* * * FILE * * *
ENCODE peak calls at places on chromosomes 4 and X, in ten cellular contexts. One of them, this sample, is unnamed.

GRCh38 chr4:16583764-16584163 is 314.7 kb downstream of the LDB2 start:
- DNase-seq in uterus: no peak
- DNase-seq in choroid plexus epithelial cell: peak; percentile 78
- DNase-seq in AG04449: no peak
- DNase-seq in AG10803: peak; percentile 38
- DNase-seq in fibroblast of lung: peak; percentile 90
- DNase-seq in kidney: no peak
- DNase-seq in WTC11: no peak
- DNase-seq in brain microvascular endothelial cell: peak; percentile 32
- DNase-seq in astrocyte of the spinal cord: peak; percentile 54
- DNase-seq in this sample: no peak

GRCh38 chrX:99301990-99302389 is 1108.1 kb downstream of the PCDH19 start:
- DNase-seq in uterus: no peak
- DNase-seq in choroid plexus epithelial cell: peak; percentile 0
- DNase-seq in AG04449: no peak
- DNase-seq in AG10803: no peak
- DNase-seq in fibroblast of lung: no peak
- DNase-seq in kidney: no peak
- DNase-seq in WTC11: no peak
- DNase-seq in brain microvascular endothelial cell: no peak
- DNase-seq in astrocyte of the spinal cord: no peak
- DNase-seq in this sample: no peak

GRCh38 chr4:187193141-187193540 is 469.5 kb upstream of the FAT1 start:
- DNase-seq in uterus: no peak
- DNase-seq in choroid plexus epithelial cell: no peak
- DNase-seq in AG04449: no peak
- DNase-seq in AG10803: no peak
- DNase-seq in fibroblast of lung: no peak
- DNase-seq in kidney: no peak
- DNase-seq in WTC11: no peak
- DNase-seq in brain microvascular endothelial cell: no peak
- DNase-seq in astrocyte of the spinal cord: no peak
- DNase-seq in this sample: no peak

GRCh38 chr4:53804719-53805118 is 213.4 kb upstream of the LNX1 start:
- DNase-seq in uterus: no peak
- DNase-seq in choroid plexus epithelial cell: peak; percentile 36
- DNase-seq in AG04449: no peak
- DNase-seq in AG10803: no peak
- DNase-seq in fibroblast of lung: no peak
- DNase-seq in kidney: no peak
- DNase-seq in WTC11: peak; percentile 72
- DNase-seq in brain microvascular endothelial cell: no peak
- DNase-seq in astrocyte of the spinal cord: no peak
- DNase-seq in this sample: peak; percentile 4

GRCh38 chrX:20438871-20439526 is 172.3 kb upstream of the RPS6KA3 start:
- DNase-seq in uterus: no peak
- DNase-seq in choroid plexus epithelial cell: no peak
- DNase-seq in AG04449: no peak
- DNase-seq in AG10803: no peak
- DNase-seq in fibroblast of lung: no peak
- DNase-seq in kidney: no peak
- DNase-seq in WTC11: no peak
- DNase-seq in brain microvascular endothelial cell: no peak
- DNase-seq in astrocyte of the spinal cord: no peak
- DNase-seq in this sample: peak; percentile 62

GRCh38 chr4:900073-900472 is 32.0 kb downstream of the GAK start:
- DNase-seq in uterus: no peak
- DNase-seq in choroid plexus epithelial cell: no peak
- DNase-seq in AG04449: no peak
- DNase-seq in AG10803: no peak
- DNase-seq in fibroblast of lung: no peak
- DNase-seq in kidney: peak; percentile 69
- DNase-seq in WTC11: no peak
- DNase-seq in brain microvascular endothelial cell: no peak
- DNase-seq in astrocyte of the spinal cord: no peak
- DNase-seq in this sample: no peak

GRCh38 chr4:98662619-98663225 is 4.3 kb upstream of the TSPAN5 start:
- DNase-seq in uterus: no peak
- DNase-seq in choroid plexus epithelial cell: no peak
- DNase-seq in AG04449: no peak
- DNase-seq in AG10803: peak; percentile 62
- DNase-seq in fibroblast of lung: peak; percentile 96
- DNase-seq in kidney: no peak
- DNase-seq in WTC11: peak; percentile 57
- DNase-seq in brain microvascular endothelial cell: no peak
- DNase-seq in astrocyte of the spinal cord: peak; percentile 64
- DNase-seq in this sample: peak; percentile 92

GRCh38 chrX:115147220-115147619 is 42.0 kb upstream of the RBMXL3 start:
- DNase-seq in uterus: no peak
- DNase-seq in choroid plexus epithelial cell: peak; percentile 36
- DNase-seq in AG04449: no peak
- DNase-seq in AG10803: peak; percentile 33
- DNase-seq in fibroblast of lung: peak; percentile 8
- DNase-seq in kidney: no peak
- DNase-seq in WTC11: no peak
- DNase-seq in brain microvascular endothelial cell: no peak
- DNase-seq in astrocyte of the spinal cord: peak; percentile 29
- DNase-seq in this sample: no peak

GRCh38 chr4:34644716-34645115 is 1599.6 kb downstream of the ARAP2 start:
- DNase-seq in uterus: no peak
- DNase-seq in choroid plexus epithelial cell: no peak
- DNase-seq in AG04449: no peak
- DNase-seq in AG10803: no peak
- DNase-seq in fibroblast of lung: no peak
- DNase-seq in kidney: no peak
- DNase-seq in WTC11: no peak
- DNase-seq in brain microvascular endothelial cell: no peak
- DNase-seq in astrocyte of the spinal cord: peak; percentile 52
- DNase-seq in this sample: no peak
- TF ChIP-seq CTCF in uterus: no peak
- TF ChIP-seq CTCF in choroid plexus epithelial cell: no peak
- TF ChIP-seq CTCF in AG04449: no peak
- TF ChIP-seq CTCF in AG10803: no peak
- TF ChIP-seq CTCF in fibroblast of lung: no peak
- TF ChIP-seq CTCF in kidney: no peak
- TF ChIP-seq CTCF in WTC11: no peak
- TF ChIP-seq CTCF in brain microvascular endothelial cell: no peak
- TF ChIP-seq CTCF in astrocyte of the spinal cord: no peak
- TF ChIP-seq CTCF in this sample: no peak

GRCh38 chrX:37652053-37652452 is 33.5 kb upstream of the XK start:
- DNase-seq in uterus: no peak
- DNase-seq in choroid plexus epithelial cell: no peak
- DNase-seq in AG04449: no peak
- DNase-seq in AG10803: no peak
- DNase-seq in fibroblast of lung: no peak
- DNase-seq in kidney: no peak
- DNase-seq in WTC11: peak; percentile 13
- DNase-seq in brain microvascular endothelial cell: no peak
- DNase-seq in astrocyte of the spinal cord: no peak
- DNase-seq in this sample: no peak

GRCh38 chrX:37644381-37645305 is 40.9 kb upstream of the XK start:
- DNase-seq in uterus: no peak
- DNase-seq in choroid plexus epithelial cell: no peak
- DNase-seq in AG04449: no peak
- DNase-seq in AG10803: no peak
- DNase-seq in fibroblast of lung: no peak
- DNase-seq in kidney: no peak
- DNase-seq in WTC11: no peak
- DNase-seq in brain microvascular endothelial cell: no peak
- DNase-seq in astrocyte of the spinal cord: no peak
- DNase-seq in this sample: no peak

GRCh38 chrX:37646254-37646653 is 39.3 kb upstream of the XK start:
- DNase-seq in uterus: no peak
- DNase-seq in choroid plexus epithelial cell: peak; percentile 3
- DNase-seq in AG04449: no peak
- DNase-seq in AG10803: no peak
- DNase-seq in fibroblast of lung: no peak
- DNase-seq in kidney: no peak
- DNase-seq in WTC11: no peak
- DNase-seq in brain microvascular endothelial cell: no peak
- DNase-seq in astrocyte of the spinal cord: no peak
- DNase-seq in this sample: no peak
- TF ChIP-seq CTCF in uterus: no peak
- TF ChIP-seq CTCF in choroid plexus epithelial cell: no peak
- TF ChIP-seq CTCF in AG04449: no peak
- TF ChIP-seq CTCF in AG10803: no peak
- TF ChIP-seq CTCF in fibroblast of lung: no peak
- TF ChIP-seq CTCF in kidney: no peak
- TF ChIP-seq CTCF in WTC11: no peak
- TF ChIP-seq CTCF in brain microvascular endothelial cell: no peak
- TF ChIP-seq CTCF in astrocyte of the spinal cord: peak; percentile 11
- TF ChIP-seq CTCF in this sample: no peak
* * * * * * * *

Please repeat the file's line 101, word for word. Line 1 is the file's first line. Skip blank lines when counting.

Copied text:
- TF ChIP-seq CTCF in uterus: no peak